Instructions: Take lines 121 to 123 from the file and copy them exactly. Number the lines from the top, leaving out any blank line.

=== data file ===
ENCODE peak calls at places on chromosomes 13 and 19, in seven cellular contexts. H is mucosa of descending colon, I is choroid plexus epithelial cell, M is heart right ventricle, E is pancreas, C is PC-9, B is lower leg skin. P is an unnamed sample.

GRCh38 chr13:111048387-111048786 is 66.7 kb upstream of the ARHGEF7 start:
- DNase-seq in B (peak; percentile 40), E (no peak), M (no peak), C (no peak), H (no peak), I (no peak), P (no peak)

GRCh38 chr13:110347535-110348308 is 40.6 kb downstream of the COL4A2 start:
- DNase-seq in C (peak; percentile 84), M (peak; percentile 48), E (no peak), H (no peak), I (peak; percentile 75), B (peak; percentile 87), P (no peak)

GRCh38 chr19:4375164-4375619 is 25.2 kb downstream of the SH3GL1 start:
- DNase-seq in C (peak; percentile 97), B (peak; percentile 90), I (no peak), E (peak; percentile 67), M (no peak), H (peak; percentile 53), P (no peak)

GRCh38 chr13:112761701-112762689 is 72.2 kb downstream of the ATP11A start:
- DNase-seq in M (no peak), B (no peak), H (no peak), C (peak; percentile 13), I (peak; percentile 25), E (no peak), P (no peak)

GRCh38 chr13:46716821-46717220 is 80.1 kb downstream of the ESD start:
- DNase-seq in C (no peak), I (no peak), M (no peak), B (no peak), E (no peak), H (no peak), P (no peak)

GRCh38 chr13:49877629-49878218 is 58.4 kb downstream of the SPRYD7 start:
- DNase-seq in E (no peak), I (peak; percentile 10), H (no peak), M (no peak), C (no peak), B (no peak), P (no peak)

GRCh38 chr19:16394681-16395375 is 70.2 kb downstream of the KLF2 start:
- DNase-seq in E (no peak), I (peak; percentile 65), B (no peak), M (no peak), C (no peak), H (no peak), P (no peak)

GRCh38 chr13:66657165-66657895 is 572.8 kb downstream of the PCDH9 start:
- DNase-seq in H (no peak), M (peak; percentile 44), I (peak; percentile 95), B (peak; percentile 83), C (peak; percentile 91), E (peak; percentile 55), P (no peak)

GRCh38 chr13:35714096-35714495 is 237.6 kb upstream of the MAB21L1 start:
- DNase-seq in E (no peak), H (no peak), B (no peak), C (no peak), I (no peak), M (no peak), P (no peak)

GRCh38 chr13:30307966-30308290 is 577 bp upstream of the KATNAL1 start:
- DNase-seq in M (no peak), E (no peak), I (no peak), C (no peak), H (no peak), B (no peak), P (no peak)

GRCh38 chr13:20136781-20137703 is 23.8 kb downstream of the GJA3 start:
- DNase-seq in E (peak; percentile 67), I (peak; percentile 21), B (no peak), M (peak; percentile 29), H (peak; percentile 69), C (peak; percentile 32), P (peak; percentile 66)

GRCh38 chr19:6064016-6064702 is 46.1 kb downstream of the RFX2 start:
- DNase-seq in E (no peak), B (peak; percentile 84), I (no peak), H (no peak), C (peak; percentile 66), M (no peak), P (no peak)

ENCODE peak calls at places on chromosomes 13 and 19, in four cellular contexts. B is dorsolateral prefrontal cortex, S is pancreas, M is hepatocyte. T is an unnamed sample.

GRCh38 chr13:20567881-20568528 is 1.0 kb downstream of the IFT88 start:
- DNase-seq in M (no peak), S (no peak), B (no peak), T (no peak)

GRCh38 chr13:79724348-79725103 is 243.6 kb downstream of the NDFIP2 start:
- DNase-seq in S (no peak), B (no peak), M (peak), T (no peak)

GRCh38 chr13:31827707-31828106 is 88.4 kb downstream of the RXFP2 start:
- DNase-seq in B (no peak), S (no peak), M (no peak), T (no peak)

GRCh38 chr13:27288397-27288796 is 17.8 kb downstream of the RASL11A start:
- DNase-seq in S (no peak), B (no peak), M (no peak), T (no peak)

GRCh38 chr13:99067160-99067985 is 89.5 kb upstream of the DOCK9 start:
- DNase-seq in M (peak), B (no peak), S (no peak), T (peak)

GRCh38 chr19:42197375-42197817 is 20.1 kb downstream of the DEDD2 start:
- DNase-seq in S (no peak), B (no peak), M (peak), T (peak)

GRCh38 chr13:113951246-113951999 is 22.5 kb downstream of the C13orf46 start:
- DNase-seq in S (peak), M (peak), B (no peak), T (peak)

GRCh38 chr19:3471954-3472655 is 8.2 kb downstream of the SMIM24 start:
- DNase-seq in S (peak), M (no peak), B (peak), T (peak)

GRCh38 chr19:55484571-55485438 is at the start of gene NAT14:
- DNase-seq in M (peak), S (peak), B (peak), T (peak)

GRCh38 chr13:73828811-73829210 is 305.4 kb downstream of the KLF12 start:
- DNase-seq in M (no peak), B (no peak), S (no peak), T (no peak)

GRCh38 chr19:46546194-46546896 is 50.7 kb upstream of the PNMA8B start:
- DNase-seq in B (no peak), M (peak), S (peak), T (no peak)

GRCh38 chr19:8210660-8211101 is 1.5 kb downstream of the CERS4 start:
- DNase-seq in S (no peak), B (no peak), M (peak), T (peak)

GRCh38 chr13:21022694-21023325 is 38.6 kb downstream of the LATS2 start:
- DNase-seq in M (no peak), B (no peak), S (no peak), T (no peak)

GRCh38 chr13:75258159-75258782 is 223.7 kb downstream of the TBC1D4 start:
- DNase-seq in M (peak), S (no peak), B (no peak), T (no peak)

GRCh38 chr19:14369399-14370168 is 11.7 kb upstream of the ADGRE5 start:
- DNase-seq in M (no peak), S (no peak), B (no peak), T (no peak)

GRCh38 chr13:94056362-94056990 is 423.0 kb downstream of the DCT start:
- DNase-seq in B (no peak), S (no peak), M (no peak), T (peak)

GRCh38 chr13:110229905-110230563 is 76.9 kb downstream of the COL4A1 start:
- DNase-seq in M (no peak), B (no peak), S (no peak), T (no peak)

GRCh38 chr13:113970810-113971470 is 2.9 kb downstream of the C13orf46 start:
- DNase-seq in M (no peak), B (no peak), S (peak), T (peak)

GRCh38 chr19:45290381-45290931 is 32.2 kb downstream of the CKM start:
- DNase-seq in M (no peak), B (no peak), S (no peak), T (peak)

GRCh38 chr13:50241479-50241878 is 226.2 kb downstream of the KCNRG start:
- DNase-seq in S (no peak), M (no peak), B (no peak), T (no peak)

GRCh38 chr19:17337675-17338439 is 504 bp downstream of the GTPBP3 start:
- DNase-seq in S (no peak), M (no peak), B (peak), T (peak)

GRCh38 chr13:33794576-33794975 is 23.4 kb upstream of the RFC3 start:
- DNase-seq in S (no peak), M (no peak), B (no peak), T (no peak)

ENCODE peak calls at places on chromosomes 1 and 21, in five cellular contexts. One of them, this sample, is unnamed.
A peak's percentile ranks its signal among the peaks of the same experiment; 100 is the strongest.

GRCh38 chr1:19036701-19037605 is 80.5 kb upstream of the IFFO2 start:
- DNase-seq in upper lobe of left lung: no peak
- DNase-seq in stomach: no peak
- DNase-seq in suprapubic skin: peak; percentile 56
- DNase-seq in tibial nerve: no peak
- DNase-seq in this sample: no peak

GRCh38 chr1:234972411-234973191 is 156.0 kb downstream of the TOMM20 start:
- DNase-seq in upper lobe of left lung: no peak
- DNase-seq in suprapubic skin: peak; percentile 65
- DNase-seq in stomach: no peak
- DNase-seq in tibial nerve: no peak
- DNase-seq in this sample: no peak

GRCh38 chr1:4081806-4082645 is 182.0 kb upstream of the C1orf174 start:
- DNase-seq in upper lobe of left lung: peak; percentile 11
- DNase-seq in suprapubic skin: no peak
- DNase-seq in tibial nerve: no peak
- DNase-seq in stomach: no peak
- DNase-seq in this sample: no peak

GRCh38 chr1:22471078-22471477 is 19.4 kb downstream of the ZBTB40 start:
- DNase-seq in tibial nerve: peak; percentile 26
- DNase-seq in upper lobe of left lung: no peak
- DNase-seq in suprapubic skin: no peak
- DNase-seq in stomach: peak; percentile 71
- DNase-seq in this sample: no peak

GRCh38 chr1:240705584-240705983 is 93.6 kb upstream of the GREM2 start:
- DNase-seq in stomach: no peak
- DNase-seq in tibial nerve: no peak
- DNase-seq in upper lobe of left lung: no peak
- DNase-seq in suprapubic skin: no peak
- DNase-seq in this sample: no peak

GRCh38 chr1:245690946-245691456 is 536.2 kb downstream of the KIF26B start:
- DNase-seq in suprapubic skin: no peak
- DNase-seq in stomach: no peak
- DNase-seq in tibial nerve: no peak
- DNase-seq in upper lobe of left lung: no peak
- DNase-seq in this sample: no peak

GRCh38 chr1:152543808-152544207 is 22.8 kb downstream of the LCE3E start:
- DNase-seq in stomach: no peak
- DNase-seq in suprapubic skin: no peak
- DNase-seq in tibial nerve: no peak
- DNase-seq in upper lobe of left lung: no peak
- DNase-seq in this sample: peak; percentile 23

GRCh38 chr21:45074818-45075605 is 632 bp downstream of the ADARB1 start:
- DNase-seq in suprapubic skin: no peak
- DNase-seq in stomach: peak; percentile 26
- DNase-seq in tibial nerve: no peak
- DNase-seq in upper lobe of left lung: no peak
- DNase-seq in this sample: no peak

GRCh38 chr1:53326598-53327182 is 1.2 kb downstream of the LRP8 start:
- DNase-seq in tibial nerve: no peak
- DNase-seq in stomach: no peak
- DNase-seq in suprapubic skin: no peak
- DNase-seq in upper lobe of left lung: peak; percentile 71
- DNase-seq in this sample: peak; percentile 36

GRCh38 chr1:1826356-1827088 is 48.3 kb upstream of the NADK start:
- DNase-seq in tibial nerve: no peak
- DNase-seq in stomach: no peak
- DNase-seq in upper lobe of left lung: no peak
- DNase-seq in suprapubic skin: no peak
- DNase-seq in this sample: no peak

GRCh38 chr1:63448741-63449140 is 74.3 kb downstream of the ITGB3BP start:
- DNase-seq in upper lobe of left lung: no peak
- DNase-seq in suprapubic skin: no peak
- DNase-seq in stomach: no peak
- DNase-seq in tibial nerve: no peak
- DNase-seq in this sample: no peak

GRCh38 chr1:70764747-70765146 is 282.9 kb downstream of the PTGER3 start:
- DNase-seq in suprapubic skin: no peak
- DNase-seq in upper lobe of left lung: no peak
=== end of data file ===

GRCh38 chr1:53326598-53327182 is 1.2 kb downstream of the LRP8 start:
- DNase-seq in tibial nerve: no peak
- DNase-seq in stomach: no peak